We’re proud that the latest Employer Skills Survey was recently published. We conducted the largest survey of employers that takes place in this country on behalf of Department of Education, which explores the jobs, training and skills landscape in the UK in order to inform policy and identify challenges in the labour market. It is the definitive source of labour market information for policy makers, practitioners and researchers.
To build a complete view of the labour market, our survey examines critical issues including:
- which occupations are employers finding it hard to recruit into
- what skills job applicants are lacking
- what skills are needed in the workplace, and how they have changed
- how much employers are investing in staff and how much training they implement
This survey is a complex large-scale telephone survey of 73,000 employers across the UK. Comprised of 59,486 interviews with employers in England, 3,400 interviews in Northern Ireland, 5,207 in Scotland and 4,825 in Wales. So far, the main headlines of the report have been released, with more to follow.
It’s an invaluable data source for the higher education sector, providing clear insight into what employers need from graduates entering the workforce and where the focus should be on course design and development. Below we pull out the headline findings from the data that has so far been made available.
Skills gaps among both job applicants and the existing workforce are on the up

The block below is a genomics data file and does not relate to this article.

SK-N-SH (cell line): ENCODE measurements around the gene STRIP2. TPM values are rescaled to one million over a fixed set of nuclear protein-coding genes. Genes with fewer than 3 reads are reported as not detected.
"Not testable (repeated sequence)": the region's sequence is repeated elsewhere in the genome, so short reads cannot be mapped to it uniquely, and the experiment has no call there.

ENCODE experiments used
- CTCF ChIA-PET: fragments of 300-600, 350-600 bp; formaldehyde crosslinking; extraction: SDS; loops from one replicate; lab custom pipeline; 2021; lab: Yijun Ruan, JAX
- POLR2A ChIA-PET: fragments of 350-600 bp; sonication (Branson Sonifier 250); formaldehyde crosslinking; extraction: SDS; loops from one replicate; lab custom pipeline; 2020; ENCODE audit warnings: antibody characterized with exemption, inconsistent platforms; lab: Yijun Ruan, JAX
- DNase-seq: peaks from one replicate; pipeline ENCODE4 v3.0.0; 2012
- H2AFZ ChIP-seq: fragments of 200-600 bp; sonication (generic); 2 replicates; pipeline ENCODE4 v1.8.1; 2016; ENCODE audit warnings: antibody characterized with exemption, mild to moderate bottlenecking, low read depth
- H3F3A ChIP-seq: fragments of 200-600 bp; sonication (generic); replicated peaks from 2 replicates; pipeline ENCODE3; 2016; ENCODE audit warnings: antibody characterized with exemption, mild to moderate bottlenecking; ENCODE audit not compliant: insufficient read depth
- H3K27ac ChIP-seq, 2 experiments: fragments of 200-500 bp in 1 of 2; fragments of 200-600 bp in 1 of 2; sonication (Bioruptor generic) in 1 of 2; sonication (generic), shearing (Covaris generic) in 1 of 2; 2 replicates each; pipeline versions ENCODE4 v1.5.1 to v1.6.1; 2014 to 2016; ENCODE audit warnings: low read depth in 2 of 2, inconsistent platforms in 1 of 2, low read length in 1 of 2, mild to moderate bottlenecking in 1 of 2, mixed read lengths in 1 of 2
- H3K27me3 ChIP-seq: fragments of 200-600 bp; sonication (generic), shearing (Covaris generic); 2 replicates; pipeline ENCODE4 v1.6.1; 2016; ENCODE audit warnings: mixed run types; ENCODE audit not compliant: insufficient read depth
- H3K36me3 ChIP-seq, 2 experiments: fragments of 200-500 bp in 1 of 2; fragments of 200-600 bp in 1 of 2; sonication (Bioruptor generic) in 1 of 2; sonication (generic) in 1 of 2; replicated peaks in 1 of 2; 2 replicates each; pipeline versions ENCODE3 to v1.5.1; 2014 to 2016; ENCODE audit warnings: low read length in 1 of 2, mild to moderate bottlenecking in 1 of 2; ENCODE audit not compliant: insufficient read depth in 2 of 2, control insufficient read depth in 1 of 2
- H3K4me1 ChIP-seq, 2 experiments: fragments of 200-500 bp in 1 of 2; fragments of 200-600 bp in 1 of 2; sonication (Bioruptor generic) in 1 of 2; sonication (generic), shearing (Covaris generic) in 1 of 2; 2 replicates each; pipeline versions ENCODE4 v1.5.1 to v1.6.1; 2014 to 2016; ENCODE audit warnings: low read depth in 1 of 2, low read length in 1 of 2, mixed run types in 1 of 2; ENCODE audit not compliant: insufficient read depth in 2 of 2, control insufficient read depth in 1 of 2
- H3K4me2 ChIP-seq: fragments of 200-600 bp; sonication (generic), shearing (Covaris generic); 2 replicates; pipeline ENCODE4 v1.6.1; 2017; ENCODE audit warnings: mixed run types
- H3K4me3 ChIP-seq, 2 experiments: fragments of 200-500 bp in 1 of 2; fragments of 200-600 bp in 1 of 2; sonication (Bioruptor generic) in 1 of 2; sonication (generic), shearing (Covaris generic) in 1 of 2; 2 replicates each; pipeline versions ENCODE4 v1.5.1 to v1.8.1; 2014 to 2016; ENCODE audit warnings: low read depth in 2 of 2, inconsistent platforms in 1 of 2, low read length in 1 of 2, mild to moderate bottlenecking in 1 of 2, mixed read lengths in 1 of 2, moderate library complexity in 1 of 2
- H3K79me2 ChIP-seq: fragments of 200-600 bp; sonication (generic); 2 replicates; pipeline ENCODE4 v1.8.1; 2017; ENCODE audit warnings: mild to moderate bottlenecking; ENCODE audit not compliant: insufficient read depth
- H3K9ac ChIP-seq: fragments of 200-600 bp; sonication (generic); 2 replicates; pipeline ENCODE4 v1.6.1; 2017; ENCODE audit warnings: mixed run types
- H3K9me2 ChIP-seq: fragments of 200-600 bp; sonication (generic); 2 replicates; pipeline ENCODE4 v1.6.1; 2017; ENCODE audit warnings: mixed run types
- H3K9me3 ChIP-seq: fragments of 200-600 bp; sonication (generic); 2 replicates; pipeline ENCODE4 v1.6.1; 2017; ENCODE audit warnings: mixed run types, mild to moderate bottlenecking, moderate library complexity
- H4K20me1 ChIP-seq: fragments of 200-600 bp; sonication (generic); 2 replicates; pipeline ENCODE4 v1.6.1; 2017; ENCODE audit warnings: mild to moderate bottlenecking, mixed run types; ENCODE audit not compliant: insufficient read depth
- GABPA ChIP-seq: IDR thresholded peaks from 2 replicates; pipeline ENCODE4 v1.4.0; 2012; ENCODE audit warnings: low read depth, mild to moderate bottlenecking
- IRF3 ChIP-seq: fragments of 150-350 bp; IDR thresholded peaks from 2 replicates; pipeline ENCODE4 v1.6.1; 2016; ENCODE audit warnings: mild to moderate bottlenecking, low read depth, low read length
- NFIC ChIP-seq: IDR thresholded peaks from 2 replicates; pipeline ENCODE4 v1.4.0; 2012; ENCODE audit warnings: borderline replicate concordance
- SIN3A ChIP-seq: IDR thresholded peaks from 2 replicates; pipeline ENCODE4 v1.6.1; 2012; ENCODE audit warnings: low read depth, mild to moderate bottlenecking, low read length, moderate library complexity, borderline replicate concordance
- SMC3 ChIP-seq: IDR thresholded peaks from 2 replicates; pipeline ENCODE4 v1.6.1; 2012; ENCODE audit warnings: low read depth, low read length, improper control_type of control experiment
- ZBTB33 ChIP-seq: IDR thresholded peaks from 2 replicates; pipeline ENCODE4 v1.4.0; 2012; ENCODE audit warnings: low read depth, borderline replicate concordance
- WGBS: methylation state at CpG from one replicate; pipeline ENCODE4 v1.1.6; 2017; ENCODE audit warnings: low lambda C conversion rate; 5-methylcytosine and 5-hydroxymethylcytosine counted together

The most recent data from the survey shows that one in ten vacancies (10%) reported by employers, are classed as a skills shortage vacancy, that is a vacancy that cannot be filled because of a lack of skills, qualifications or experience among applicants. This marks an increase from 6% in 2017 (the last comparable data point)*.
When considered in the context of all vacancies, it means that more than one-third (36%) of vacancies are specifically skills shortage vacancies. Again, this is a marked increase in figures reported in 2017 when 22% of vacancies were skills shortage vacancies.
There is also evidence showing that there are increasing skills and knowledge gaps in the existing workforce. 15% of employers had at least one member of staff who they considered to be not fully proficient in their role. Again this is up slightly on the previous findings (13%).
Employers are training their staff less
At a time when there’s seemingly a need for more / better staff training, fewer employers are providing training. Three-fifths (60%) of employers had provided training for their staff in the last 12 months, this was down from 66% in 2017.
The road ahead
Our knowledge of and expertise using ESS data is a shining example of the insight we can provide to universities about the labour market to help inform decisions around course development and careers services. We look forward to digging deeper into this ESS data set exploring key trends by region and locality, and sharing these with you.